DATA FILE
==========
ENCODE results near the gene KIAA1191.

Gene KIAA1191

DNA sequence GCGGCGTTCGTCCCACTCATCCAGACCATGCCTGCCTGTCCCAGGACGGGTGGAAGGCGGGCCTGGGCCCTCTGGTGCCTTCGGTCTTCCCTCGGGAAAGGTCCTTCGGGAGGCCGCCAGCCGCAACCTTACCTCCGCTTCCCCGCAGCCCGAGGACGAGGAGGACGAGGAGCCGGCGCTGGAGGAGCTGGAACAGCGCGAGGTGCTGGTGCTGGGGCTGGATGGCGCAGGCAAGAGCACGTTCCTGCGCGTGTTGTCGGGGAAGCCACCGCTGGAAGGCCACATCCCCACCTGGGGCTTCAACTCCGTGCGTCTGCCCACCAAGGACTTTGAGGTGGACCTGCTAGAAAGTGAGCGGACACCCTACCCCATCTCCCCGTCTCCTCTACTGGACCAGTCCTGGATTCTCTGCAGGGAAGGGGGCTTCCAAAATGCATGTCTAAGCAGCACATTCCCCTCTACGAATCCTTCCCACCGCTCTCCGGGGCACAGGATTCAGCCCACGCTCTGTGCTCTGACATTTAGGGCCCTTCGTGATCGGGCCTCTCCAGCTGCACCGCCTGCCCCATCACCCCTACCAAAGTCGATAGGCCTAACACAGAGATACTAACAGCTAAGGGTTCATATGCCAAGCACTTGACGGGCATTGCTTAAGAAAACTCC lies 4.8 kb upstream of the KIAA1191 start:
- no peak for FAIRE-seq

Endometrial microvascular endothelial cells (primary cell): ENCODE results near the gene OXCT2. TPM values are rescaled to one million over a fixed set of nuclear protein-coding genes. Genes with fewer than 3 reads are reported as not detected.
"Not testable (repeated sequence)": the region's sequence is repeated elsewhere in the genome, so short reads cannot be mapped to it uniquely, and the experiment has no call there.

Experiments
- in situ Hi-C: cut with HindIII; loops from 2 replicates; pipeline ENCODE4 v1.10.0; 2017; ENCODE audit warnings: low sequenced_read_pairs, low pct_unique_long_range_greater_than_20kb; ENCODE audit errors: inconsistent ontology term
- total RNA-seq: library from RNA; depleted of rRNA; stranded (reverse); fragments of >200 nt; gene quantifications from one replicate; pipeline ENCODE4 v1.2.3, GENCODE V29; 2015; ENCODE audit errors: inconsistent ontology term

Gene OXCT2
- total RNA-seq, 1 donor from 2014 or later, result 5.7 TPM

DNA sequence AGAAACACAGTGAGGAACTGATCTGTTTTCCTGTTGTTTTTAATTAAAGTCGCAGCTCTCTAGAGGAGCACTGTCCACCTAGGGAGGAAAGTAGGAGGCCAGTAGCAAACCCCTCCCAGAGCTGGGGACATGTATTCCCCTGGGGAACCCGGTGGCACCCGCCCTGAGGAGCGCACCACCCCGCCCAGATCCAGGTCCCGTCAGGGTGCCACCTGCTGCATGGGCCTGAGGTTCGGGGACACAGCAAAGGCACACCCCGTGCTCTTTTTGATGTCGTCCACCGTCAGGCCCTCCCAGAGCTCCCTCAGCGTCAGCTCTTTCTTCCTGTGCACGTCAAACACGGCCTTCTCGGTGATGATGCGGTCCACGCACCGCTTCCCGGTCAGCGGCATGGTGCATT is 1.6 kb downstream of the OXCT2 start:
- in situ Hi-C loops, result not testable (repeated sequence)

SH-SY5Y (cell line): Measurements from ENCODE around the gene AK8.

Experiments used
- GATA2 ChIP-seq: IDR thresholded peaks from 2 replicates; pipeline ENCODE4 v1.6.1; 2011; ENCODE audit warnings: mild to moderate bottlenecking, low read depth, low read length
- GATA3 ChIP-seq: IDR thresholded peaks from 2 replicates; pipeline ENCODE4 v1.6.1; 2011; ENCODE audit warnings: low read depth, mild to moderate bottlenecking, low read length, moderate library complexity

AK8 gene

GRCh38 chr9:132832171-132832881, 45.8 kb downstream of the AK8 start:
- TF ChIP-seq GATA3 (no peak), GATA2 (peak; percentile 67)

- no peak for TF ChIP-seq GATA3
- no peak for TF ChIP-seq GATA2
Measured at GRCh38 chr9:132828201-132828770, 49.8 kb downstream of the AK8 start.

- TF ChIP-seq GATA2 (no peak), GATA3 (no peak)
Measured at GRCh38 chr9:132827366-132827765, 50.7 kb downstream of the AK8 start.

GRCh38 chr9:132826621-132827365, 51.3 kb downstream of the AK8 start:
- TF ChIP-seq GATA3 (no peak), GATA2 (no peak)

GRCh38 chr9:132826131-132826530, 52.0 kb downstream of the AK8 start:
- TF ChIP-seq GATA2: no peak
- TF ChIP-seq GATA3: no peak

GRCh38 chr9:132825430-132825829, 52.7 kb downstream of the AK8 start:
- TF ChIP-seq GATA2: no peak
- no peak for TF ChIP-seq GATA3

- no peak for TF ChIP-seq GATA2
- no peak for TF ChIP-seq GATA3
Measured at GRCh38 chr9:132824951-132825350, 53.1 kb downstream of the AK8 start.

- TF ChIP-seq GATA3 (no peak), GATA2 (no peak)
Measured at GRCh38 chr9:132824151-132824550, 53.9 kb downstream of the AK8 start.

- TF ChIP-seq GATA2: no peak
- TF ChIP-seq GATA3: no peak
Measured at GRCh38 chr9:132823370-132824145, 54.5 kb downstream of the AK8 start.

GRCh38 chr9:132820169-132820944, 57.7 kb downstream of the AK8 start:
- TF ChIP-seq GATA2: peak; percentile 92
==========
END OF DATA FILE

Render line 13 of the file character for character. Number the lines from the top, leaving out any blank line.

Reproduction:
- in situ Hi-C loops, result not testable (repeated sequence)